China may not be the first country that comes to mind as a skiing destination but after watching Jordan Manley’s film China: A Skier’s Journey, you may find yourself planning your next trip. In preparation for the 2022 Winter Olympics, ski resorts have been popping up all across China — many with manmade slopes and snow, but others with natural rolling hills and quiet groves of birch trees under a fresh layer of powdery snow. Shot as a chapter of a larger series about skiing all over the world, this film explains that while skiing as a leisure sport is relatively new to China, skiing was utilized by hunters in the northwestern part of the country for thousands of years. Manley, an award-winning director, depicts the calm, snow-covered Chinese vistas beautifully, interspersed with aerial footage as skilled skiers draw graceful curving lines in the snow.
The first stop in the film is a massive volcano on the border with North Korea, where the wide expanses of untouched snow are overshadowed by the tenuous political ramifications of a potential accident.
It’s unclear what terrain is in and out of bounds… If we need a rescue, it’ll be a Chinese Military helicopter landing on the border of North Korea, beamed back home on the news.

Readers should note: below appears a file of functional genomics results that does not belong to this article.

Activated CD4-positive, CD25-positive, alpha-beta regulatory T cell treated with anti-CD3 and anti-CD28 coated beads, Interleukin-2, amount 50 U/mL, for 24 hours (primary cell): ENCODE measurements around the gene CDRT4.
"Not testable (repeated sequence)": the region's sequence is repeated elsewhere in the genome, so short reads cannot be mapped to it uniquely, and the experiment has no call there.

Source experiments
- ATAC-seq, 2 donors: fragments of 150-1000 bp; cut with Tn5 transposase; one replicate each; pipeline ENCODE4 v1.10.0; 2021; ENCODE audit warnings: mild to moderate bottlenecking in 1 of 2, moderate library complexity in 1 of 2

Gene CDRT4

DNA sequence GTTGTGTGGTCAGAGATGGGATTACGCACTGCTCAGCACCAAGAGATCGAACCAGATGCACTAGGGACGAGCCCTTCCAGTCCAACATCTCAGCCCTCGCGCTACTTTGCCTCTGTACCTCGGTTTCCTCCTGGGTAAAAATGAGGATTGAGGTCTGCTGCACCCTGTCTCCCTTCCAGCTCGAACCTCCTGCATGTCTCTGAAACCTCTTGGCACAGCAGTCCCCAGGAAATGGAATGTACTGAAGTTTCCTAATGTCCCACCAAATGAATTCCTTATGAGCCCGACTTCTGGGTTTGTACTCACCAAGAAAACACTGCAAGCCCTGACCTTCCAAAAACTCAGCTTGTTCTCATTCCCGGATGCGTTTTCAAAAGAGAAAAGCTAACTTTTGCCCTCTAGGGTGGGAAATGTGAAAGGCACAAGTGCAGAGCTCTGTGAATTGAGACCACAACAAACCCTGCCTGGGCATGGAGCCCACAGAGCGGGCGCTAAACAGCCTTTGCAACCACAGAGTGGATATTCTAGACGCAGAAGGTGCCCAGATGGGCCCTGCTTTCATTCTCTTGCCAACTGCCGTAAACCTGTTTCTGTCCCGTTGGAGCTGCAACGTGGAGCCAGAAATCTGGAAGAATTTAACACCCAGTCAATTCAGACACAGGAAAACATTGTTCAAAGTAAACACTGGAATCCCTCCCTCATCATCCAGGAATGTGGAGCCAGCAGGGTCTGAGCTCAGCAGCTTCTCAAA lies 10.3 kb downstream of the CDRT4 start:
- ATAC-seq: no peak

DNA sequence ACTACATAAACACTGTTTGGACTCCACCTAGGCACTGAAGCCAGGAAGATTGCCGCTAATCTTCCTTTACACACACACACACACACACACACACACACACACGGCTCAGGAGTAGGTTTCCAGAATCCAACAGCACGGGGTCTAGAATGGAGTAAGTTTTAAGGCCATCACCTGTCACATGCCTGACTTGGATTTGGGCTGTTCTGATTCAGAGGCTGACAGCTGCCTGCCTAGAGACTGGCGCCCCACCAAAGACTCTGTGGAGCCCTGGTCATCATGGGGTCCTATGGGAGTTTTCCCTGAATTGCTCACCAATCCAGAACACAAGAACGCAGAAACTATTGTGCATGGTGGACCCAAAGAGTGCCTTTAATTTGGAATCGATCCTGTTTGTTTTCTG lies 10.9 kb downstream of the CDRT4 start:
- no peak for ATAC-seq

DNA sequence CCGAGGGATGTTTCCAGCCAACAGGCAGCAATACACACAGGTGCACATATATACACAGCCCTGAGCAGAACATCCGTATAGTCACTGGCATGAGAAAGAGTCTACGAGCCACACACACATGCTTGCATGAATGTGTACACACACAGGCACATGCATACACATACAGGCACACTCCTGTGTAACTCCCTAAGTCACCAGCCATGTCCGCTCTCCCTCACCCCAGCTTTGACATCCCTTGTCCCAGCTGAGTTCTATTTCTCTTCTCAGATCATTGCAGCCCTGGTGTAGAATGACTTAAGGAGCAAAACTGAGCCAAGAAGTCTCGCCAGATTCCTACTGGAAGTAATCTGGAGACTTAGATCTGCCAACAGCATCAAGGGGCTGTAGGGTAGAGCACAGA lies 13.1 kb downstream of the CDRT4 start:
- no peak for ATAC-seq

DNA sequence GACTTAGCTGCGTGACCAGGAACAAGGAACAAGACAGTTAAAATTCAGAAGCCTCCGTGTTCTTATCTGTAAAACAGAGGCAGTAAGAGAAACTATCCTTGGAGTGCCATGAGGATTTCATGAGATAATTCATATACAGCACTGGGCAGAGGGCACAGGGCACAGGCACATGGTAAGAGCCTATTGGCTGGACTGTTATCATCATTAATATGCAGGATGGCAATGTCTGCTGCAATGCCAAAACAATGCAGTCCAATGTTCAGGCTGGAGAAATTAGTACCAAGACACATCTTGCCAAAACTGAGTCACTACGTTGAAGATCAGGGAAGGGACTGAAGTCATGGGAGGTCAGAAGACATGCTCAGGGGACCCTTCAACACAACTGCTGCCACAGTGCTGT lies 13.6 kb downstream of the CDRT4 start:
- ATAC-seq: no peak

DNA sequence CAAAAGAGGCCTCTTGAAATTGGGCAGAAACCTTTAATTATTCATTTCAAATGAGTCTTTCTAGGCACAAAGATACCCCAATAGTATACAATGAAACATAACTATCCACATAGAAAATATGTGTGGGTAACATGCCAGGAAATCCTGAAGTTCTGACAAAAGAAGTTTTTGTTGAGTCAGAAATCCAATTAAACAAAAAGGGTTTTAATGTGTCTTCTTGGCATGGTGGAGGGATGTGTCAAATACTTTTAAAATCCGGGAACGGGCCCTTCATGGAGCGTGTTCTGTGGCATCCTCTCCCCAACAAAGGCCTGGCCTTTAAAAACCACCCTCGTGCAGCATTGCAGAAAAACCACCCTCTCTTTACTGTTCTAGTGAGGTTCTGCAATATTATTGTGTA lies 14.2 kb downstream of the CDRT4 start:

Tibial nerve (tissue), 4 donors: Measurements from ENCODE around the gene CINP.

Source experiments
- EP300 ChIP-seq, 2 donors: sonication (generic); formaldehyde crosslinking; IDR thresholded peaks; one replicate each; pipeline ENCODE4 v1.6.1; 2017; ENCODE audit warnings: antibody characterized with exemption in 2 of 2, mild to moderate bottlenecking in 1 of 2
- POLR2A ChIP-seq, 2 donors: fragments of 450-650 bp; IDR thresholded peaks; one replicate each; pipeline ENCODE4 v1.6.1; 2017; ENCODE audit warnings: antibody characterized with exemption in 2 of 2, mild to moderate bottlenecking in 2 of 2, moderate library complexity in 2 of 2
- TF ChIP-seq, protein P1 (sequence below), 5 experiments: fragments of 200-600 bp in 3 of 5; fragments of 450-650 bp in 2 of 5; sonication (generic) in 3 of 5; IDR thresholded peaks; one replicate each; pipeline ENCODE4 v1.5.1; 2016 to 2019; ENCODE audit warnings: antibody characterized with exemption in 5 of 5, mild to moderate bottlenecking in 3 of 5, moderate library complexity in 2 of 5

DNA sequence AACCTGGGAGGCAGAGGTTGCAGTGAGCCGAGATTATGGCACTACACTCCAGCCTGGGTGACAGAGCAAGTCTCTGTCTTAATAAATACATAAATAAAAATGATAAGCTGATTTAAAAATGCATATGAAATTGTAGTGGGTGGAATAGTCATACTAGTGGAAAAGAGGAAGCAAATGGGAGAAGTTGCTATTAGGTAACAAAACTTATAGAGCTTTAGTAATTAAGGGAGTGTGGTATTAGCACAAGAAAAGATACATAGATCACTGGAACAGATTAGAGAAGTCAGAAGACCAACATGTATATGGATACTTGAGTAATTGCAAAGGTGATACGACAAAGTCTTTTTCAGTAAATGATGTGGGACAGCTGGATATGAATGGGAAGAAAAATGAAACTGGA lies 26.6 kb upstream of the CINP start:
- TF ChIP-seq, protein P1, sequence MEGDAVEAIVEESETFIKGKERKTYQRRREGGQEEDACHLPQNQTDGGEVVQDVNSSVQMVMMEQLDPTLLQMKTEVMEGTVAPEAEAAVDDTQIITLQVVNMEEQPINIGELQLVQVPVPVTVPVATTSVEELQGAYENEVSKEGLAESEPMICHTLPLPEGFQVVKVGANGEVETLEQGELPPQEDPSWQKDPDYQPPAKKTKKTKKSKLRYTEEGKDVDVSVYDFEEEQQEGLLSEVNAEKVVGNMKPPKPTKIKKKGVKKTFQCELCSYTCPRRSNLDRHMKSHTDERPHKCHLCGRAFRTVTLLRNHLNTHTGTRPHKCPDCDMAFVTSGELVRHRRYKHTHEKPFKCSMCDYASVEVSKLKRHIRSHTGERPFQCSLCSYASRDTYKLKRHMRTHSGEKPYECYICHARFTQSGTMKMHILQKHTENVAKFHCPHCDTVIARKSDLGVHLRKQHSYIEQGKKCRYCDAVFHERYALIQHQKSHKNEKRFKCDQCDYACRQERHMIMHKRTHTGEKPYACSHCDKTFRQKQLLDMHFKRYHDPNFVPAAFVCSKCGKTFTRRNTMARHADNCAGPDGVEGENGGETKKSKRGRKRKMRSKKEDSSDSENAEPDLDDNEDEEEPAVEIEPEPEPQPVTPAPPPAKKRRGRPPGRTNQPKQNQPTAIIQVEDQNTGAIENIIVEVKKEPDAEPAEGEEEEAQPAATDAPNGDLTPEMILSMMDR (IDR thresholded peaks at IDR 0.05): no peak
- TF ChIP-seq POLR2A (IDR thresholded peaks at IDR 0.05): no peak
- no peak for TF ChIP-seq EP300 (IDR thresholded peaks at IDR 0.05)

As skiing becomes more fashionable in China, the infrastructure is rapidly developing to support a boom that is expected to coincide with the 2022 Winter Games. The film explores just a couple of the 500+ ski resorts that have popped up all across China to serve the demand of the growing middle class. One of these stops is Chongli — the venue for China’s upcoming Olympics.
Manley and his group travel next to the northwest corner of China to visit the descendants of ancient skiers.
They are herders and hunters. Inheritors of a way of life that began in the stone age.
They visit cave paintings depicting ancestral hunters with skis and follow local craftsman as they carve long wide skis from fallen wood by hand and cover them with horse hide in their traditional way. While the practice of hand making the skis can be taught and passed down, due to strict hunting laws in China the hunting techniques of this region are at risk of being forgotten.
As the Winner of Best Sports Film at Banff Film Festival and Best Cinematography at Adventure Film Festival, China: A Skier’s Journey is a beautiful introduction to the rising sport with ancient ties in China. More of Jordan Manley’s work can be found on his Vimeo channel, his website, or his Instagram page.